There’s addressed mail, and then there’s pure junk mail. While I have a note on the inside of my mailbox lid saying no to junk mail, it’s hard to catch the neighbourhood kids who deliver pizza fliers and the like – they’re quick!

At Homemakers magazine, you can sign up for your subscription online, and change your address renew your subscription digitally as well.

If you would like to see how much you could conserve in resources per year by cutting your paper mail, try this calculator at Pay It Green.

Have you been battling your analog inbox? How have you reduced the amount of paper mail coming your way?

October 28, 2009 at 1:36 PM 1 comment

Ripening tomatoes, the last of summer’s fruit

ripening_tomatoesIn mid September I shared an image of the most perfect (and just about the only) tomato to come out of my garden. My doting on the little red fruit must have stirred something within the plant, because not long after, much fruit sprang forth. Well, about a dozen green tomatoes appeared on the vine. And that’s how they remained, until I picked them a week ago, fearing frost.

I tried ripening the tomatoes by wrapping them in newspaper. I tried leaving them in mild sunlight. Finally, I tried wrapping them in newspaper, then putting them in a plastic bag. Presto, they began to ripen overnight. And as this University of Minnesota fact sheet says, “To speed up ripening, place green or partially ripe fruits in a bag or box with a ripe tomato.” That’s because ripe fruit emit ethylene gas. Yes, I think the first to ripen will lead the way for the others.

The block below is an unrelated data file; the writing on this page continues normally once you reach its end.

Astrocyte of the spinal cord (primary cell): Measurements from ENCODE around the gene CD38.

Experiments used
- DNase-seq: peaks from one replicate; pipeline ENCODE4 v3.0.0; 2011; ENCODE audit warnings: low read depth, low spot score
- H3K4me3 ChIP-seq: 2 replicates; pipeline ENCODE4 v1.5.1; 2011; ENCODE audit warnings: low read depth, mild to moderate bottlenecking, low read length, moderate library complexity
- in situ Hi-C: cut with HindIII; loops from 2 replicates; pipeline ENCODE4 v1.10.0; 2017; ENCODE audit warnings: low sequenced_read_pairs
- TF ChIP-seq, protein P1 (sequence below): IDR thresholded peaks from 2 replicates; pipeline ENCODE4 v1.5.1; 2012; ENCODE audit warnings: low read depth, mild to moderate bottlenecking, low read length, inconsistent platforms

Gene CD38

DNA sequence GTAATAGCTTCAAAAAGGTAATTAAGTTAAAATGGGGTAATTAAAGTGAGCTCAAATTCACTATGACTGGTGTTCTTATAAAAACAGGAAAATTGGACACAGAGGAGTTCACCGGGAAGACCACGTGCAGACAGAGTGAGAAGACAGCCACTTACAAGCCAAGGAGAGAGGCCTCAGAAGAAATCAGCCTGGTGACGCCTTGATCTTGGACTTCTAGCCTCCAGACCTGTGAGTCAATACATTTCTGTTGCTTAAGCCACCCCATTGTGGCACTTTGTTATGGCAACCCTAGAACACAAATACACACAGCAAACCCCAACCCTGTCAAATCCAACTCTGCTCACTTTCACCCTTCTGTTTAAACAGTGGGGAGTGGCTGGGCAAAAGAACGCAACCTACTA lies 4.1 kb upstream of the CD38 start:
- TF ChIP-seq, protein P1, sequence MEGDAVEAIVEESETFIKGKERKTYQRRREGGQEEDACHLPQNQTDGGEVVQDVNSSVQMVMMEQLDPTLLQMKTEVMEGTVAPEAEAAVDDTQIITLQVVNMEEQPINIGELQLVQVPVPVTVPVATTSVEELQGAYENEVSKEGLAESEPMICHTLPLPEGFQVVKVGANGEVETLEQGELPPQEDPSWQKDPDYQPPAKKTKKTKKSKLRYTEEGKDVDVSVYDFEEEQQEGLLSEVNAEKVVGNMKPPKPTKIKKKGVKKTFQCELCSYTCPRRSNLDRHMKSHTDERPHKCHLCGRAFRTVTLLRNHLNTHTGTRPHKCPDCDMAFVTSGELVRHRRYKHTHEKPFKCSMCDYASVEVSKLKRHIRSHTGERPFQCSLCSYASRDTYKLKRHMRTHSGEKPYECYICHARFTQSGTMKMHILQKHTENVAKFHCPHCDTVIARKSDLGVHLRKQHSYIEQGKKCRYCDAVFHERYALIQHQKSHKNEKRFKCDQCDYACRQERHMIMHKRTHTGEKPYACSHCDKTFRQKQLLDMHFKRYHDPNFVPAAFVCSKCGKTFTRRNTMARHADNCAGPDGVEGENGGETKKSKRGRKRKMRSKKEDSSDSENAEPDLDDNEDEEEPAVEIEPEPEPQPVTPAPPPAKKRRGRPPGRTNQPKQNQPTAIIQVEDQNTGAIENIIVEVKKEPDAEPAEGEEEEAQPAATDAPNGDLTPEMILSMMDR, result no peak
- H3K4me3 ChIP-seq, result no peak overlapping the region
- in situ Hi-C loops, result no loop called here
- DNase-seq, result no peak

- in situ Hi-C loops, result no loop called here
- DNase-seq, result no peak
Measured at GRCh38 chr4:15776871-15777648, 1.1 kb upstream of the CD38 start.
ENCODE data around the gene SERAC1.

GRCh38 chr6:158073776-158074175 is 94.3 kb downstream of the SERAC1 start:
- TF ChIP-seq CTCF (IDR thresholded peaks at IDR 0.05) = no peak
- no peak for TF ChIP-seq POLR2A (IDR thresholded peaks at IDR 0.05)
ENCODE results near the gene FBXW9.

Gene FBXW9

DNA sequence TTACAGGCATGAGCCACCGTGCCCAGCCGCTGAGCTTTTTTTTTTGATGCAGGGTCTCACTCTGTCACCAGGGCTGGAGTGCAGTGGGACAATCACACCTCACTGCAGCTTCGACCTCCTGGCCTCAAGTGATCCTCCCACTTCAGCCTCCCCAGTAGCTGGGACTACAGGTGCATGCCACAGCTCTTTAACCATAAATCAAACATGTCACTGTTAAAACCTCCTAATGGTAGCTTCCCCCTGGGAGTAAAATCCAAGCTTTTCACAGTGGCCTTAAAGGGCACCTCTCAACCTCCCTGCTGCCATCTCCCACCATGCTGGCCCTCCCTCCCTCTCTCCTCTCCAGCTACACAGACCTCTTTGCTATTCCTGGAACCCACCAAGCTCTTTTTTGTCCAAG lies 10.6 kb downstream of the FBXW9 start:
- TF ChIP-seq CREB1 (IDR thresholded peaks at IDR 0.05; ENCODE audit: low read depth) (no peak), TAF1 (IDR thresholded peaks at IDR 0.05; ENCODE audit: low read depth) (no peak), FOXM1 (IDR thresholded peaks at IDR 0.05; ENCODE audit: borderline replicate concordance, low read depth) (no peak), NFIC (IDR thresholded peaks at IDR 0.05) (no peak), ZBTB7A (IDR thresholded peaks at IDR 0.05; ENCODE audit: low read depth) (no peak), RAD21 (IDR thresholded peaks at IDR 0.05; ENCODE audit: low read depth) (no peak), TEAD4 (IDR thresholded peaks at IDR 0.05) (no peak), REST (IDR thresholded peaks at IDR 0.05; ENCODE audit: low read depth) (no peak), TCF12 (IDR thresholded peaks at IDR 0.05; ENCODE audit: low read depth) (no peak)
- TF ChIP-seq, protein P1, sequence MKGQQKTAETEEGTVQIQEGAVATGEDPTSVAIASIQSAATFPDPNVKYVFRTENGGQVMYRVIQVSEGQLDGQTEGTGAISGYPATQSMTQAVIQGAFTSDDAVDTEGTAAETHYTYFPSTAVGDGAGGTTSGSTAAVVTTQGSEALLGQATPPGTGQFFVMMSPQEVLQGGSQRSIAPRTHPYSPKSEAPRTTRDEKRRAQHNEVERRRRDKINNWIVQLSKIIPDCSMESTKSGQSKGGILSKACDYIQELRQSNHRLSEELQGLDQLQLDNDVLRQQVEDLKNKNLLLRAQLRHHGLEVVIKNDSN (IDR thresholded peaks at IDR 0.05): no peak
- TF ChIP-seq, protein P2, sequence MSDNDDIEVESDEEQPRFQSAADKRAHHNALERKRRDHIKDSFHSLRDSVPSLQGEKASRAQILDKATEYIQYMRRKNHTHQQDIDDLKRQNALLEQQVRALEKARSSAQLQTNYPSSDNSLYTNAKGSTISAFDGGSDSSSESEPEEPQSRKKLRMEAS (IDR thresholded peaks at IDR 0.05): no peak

Did you have some fruits and veggies left on the vine as the temperatures began to drop? Did you find a way to ripen them for one last summery feast?

October 27, 2009 at 11:12 AM 4 comments

Don’t forget to feed the birds!

iStock_cardinal_at_feederIt’s migration season, and as many species of birds are winging their way across the landscape, no doubt they could use a bite to eat and some clean water to drink. So far I’ve had visits from a downy woodpecker, juncos, lots of house sparrows and a pair of mourning doves. Last winter I had a pair of cardinals at the feeder as well.

I have a large hanging feeder (with anti-squirrel features, thanks Aunt Sue!) and a wire cage for a seed cone hanging in my backyard. I put a seed mix in the feeder that includes peanuts, sunflower seeds, corn and millet. I like to put thistle / niger seed bells in the wire cage, although the last one was greeted so enthusiastically it’s all but gone, so I better go shopping.